Sink or swim: why Bethel needs a pool

April 8, 2014 | 4 p.m.

Pool would attract potential students, benefit biokinetics department

Opinion | Ellie Wilcox for The Clarion

As I sit here, “Heart of a Champion” pops up on my Spotify, and the words flood my ears. Not only is the song catchy, but the words also evoke many high school swimming memories. I remember peeling myself out of bed at 4 a.m. to go persuade my body to perform in the
pool for two hours and somehow make it through school to then coax myself to do it again that afternoon.

Some of my dearest memories were in a pool, and I find it extremely frustrating that Bethel does not have one. With nearly 100 high school swim teams in the state of Minnesota, you’d think Bethel would like to attract prospective students by offering a pool. As my college search began, I was faced with the choice of deciding to swim or not. Bethel’s academic and community environment are what made the final decision for me, but how much faster would I have decided to come to Bethel if it had a pool? About a year faster, actually.

As a former swimmer, Bethel’s athletics are quite disappointing. I know I am not alone in the struggle between telling myself that I’m fine without swimming and missing it dearly. In fact, I am the president of the swim club at Bethel. Yes, it’s real, and no, we are not swimming
on top of Heritage. Please, no more jokes. The fact that Bethel doesn’t have a pool is no laughing matter.

Keenan Pearson, my partner in starting the club, feels the same struggle that I do. “As I thought more about Bethel, I realized how much I really wanted a strong Christi an base wherever I chose to attend,” Pearson said.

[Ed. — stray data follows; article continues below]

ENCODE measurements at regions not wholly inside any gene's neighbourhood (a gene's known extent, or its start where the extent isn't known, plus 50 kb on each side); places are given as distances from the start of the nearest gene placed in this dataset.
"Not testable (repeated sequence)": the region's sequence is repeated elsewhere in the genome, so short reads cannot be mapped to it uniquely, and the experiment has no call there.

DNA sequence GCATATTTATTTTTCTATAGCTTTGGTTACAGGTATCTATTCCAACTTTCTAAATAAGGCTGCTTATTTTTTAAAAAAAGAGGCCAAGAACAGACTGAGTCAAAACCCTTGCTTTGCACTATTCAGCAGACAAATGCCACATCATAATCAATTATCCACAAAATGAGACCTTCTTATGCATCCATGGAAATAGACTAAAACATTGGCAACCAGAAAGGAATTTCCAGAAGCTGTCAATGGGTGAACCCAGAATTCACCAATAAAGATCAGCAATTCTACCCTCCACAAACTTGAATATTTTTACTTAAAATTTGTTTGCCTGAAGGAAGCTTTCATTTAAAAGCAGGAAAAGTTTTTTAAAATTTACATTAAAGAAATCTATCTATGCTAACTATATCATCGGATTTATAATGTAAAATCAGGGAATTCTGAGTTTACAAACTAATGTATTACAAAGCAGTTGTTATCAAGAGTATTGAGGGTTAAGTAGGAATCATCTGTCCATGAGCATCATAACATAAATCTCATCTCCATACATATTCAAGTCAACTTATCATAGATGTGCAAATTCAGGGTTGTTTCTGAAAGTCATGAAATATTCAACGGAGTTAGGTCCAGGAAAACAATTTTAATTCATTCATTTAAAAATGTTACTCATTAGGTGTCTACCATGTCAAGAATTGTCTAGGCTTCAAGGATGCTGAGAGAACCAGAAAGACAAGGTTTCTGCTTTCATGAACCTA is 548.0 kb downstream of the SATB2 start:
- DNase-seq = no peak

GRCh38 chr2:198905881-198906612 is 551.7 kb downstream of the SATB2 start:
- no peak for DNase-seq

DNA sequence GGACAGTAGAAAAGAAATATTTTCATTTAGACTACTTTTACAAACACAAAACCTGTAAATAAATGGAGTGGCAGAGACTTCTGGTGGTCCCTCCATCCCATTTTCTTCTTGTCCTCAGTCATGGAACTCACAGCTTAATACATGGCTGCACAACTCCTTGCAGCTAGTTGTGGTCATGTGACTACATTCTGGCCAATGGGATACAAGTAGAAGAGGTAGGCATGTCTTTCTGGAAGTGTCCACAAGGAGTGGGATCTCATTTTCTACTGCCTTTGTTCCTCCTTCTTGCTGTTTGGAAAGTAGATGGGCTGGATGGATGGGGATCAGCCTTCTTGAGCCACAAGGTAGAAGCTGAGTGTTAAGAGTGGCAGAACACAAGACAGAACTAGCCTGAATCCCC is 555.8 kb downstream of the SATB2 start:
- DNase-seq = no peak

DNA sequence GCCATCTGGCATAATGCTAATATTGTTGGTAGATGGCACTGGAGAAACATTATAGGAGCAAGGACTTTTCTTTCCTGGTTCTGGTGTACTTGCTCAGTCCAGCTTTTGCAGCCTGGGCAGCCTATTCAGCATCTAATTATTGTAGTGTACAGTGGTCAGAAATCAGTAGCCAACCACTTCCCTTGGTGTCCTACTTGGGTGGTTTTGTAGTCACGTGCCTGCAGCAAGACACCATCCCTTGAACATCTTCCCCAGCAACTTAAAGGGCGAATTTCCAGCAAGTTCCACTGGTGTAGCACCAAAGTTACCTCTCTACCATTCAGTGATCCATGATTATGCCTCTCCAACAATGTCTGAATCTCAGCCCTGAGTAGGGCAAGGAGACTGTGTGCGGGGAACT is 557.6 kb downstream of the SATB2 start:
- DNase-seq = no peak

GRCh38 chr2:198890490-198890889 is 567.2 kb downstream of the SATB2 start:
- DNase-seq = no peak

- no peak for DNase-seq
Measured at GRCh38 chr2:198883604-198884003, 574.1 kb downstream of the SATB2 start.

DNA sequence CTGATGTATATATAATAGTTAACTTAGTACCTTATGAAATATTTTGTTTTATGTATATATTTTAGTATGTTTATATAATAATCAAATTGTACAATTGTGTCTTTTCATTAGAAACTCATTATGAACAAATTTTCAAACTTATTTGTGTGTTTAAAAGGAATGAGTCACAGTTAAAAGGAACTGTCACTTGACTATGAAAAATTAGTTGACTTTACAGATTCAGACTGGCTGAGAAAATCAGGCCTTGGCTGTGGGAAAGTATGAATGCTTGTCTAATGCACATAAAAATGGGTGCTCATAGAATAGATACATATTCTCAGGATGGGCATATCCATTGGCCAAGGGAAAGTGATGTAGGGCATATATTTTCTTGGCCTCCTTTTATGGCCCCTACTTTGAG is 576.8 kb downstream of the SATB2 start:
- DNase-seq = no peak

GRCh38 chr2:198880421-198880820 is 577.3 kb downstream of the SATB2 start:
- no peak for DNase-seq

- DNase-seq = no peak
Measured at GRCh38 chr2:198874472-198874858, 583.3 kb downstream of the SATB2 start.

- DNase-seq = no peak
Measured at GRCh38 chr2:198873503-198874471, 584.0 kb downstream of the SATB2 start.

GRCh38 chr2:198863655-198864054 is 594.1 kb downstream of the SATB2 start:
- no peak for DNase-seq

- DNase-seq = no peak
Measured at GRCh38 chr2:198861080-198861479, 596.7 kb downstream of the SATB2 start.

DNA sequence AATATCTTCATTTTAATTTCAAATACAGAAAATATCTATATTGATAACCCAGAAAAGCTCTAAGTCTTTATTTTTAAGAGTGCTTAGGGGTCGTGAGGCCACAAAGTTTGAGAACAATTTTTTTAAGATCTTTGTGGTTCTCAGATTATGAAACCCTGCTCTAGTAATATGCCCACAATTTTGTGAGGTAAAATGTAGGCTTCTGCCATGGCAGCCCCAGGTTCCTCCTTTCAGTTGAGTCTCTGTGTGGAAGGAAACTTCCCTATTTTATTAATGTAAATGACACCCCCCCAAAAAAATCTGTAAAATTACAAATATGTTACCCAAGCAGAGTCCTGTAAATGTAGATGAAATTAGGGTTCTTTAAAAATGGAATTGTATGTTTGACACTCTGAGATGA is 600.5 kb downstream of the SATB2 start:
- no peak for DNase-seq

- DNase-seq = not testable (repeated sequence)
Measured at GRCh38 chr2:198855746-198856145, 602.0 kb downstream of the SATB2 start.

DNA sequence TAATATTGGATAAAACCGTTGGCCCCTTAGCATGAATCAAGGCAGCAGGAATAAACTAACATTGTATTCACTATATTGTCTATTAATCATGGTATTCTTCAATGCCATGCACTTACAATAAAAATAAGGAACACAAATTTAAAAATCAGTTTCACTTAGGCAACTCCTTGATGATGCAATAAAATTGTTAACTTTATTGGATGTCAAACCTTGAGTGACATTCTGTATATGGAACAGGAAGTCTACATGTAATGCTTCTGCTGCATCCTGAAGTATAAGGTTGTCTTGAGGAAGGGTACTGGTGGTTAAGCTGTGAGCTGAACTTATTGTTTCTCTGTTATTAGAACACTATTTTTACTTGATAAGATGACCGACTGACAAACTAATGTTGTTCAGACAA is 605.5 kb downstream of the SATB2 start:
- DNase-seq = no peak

Pearson, the vice president of the swim club, has also had some sleepless nights trying to decide if transferring would be the only option for quenching the thirst for swimming.

“One of the top swimmers whom I learned about at Wheaton had transferred aft er his first year at Bethel because he missed swimming so much,” he said.

I believe this could all be stopped with an aquatic facility on campus.

Not only would a pool be beneficial in attracting prospective students, but it would also benefit existing students and faculty greatly. The water is a place for both competition and healing. A lot of swim club members have joined because of previous injuries that only swimming can relieve. With numerous other sports teams on campus, many students are missing out on the team experience that a Division III school has to offer.

Personally, I would love to grow in my faith through sports and glorify God with my talents in the pool.

Also, with talk of a new fitness center, now is the time to make an investment in Bethel’s future. The pool would also provide employment
for students on campus who possess a pool operator’s license or a lifeguarding certification.

Bethel's need for a pool could also help in furthering academics. The biokinetics department, one of the fastest growing majors, is teaching
future athletic trainers, physical therapists and occupational therapists who may, in their professional careers, be working in the water with their patients. Learning how to treat patients in a pool would be an incredible experience for biokinetics majors. For existing injured athletes at Bethel, the water is a way to recover and build up strength to get back into the sport they love.

There is also talk about the new science labs and buildings. I realize there is money coming in from donors, but why doesn’t Bethel rally
for the $1 million it takes to build a pool? In comparison, the new fitness center would cost $20 million and the science facilities nearly $75 million.

It is about ti me for Bethel to get a pool.


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